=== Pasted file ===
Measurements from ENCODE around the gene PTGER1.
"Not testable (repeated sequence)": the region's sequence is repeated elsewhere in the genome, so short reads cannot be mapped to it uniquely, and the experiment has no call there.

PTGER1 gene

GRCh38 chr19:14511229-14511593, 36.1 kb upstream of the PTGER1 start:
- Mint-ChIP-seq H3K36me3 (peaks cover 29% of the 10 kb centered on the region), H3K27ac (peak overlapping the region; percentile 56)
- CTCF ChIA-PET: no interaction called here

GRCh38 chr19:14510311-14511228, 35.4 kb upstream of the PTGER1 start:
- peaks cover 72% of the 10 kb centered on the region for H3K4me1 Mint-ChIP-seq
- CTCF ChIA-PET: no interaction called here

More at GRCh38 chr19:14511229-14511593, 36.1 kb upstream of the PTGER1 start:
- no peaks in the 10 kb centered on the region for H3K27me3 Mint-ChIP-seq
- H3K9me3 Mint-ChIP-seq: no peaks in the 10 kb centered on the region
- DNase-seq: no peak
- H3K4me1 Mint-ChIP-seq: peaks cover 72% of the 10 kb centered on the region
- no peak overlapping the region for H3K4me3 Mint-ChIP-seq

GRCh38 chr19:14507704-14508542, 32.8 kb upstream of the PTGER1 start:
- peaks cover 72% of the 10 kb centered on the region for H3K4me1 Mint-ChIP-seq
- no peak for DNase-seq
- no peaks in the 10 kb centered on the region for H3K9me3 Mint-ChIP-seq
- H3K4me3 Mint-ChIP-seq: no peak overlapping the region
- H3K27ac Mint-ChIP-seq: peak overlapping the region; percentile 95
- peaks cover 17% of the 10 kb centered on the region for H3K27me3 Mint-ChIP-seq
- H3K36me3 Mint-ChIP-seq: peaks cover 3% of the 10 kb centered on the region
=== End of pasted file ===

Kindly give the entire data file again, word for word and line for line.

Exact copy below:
Measurements from ENCODE around the gene PTGER1.
"Not testable (repeated sequence)": the region's sequence is repeated elsewhere in the genome, so short reads cannot be mapped to it uniquely, and the experiment has no call there.

PTGER1 gene

GRCh38 chr19:14511229-14511593, 36.1 kb upstream of the PTGER1 start:
- Mint-ChIP-seq H3K36me3 (peaks cover 29% of the 10 kb centered on the region), H3K27ac (peak overlapping the region; percentile 56)
- CTCF ChIA-PET: no interaction called here

GRCh38 chr19:14510311-14511228, 35.4 kb upstream of the PTGER1 start:
- peaks cover 72% of the 10 kb centered on the region for H3K4me1 Mint-ChIP-seq
- CTCF ChIA-PET: no interaction called here

More at GRCh38 chr19:14511229-14511593, 36.1 kb upstream of the PTGER1 start:
- no peaks in the 10 kb centered on the region for H3K27me3 Mint-ChIP-seq
- H3K9me3 Mint-ChIP-seq: no peaks in the 10 kb centered on the region
- DNase-seq: no peak
- H3K4me1 Mint-ChIP-seq: peaks cover 72% of the 10 kb centered on the region
- no peak overlapping the region for H3K4me3 Mint-ChIP-seq

GRCh38 chr19:14507704-14508542, 32.8 kb upstream of the PTGER1 start:
- peaks cover 72% of the 10 kb centered on the region for H3K4me1 Mint-ChIP-seq
- no peak for DNase-seq
- no peaks in the 10 kb centered on the region for H3K9me3 Mint-ChIP-seq
- H3K4me3 Mint-ChIP-seq: no peak overlapping the region
- H3K27ac Mint-ChIP-seq: peak overlapping the region; percentile 95
- peaks cover 17% of the 10 kb centered on the region for H3K27me3 Mint-ChIP-seq
- H3K36me3 Mint-ChIP-seq: peaks cover 3% of the 10 kb centered on the region